Oh, and while I remember, I made the chocolate and honey cake as detailed below. And it's truly phenomenal. It's incredibly moist and moreish, but too rich to have too much! Although true to me playing in the kitchen, I added ras al hanout to the cake mix itself, and a whole heap more to the glaze, so that it had a slight burn - I tasted it as I went along, oh hardship....Rather than fartarse about making bees, I had a jar of edible rose petals in the kitchen (doesn't everyone?!) and scattered some of those on top instead. Still had loads of glaze left over which was fantastic heated up and poured over vanilla ice-cream at a later date.

http://www.nigella.com/recipe/recipe_detail.aspx?rid=214

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Re: Recipe swap shop

Post  Joe on Wed 23 Jun 2010, 11:39

WoW, i think i may make that choc cake now!! looks lush! Might try the sloe gin idea too, really really love that stuff!
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Muffins!

Post  Asayanka on Thu 24 Jun 2010, 03:10

I'd like to contribute my favourite sweet Muffin recipe. Nothing fancy, but it's fast, easy and always a winner.

Actually, it's a basic recipe which may be varied endlessly - depending on what's on hand.

For a 12 Muffin Pan, normal sized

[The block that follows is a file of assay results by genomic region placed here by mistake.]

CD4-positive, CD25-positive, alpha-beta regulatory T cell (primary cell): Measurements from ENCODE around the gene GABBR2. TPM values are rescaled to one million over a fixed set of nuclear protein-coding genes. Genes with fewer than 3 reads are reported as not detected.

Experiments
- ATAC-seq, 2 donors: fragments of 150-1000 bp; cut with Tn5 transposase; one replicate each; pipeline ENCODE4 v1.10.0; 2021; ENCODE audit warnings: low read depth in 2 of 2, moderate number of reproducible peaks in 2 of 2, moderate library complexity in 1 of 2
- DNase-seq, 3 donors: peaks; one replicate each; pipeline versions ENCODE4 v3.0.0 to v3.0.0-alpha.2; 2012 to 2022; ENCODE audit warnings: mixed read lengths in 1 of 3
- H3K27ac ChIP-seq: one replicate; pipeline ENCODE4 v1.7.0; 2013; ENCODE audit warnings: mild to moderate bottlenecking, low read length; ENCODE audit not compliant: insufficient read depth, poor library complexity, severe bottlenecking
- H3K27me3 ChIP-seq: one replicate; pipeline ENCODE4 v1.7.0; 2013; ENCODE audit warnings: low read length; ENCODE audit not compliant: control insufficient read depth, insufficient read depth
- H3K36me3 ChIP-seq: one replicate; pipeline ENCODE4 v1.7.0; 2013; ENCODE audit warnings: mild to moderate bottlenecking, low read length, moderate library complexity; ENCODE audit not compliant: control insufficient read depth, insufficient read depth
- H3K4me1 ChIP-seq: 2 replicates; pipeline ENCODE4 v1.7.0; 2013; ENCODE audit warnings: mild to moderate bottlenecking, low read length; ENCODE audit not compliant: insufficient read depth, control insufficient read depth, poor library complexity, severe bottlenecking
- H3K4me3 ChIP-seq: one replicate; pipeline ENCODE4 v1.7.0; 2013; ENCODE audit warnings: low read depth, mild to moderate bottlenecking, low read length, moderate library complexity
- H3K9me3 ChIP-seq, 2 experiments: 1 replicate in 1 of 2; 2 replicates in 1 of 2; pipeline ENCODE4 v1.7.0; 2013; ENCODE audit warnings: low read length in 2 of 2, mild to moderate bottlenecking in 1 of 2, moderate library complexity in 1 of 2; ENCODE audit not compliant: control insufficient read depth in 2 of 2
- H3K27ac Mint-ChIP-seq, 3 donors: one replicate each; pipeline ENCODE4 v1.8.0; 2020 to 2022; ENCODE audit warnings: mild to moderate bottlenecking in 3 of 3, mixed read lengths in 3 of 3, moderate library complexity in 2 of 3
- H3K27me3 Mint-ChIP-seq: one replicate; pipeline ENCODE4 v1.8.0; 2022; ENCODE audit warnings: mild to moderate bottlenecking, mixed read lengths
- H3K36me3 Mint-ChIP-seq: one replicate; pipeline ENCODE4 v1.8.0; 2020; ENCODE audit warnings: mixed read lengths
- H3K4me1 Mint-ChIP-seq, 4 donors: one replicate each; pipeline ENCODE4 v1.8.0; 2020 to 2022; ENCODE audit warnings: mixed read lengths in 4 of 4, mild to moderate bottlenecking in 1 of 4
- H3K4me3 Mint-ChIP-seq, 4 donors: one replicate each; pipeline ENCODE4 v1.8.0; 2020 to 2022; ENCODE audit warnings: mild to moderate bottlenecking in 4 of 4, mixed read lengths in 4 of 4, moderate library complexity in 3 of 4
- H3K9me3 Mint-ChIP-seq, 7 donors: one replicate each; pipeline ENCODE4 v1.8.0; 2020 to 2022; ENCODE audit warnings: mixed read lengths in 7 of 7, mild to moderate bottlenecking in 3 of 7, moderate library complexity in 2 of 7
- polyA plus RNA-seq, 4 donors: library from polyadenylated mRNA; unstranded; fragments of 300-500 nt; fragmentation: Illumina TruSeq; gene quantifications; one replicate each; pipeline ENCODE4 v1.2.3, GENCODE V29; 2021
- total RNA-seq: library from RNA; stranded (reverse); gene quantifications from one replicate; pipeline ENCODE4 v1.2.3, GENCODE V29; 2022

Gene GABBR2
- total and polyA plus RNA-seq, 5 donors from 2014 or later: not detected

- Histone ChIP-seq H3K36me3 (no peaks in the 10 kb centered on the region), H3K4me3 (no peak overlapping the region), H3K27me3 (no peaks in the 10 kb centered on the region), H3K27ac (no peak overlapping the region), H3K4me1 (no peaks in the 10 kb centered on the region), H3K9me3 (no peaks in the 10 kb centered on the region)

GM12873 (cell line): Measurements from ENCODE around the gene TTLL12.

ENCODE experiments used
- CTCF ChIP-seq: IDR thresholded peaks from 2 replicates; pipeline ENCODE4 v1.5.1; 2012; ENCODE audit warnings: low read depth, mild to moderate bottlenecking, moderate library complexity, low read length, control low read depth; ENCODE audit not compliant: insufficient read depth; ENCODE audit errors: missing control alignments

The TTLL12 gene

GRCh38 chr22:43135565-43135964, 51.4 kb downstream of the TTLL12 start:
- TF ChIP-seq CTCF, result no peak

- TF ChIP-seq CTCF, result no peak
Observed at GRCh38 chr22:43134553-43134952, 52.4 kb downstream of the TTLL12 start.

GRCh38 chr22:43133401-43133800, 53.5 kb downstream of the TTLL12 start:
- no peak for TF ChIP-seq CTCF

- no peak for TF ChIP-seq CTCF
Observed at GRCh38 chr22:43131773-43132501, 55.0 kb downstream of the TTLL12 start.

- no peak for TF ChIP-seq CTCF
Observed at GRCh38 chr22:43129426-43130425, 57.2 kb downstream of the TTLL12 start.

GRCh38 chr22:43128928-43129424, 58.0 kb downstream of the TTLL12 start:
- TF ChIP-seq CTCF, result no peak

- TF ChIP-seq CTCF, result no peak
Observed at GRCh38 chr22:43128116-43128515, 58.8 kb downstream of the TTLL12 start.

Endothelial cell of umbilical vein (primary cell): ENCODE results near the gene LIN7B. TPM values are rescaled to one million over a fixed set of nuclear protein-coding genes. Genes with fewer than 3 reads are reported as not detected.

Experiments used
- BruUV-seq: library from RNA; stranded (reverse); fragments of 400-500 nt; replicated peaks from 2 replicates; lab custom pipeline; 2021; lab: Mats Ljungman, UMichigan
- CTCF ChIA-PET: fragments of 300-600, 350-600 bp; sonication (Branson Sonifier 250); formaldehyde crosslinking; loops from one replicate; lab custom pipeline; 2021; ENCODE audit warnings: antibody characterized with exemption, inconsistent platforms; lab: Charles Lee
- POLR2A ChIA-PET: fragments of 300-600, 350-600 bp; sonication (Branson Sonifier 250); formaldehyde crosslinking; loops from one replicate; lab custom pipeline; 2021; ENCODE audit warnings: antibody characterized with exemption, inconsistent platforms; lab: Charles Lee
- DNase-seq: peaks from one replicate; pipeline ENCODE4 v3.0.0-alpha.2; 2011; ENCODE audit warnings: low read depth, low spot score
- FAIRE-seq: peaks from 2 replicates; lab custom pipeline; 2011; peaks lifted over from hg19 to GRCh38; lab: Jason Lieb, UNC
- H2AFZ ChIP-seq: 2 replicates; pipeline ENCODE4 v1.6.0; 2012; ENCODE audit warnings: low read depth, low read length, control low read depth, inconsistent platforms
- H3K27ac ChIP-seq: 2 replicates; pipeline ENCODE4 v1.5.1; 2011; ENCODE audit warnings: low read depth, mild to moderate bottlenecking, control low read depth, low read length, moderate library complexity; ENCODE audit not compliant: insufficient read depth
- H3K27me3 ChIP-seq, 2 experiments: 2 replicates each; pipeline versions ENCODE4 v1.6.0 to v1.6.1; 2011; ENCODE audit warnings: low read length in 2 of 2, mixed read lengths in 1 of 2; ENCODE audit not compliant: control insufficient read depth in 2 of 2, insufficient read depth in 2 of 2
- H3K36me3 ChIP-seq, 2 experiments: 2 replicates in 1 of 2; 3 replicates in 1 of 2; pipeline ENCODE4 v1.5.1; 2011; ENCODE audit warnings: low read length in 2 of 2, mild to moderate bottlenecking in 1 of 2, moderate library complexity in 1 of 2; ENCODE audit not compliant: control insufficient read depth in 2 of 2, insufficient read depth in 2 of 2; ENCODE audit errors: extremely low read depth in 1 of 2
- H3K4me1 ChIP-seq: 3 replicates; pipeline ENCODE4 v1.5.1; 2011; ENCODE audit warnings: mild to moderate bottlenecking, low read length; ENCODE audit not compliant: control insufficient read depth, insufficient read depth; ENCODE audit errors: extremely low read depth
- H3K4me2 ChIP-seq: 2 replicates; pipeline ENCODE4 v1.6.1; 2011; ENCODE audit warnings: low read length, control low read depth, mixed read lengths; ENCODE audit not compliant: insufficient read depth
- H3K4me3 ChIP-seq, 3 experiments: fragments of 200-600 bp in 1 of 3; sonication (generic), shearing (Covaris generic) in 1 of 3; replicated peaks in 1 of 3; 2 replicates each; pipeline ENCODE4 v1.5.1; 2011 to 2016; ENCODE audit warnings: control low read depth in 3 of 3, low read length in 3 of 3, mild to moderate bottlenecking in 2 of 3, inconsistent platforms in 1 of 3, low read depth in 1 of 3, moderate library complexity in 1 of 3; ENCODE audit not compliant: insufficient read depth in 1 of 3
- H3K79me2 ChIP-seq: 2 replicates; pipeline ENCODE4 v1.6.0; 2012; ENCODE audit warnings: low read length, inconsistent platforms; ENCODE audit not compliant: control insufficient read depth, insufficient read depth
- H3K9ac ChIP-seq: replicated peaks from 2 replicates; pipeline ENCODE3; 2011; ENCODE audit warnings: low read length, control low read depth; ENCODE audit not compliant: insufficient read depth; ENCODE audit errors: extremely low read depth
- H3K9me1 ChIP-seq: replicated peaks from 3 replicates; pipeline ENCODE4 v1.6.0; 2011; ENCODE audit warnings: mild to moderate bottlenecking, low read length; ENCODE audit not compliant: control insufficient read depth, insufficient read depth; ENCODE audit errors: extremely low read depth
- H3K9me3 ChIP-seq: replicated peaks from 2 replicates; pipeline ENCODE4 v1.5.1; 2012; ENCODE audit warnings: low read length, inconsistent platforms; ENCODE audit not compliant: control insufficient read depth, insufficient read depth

- 250 g flour
- 2 1/2 tsp baking soda
- 1 pinch of salt
- 100 g sugar
- 100 g butter or margarine, softened
- 1 Egg
- 250 ml (2,5 dl) milk

preheat oven to 200° C

Mix together the flour, salt and baking soda. Beat the sugar together with the butter, add the egg, beat some more. Add milk, mix well. Add the dry ingredients and mix everything swiftly until well blended, but not too long. Add - insert desired addition - and mix with the dough. Fill into the greased Muffinpan (or put paper muffin cups into the indentations), bake for approx. 20-25 minutes. Check after 20 minutes if they're done.

Now, as to the variations - I always got chocolate chips and frozen mixed berries at home. A favourite is the mixed berries muffins. Add frozen berries to taste to the dough plus a little bit of vanilla flavour.

Or just classic chocolate chip muffins.

Pear (cut in little cubes) plus chocolate chips works really well, too.

Whatever strikes your fancy - add it to the dough, bake and enjoy! :-)
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Re: Recipe swap shop

Post  Alquiel on Thu 24 Jun 2010, 06:44

Ooh, that sounds gorgeous! I'm a big fan of fast and easy recipes! Will have to try these at the weekend.

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Re: Recipe swap shop

Post  Asayanka on Tue 29 Jun 2010, 00:45

I was playing around with the rocket and strawberry salad this weekend. I added some fried bacon cubes and buffalo mozzarella and for lack of chocolate balsamico I used fig balsamico. It was great! The buffalo mozzarella goes really well with the strawberries.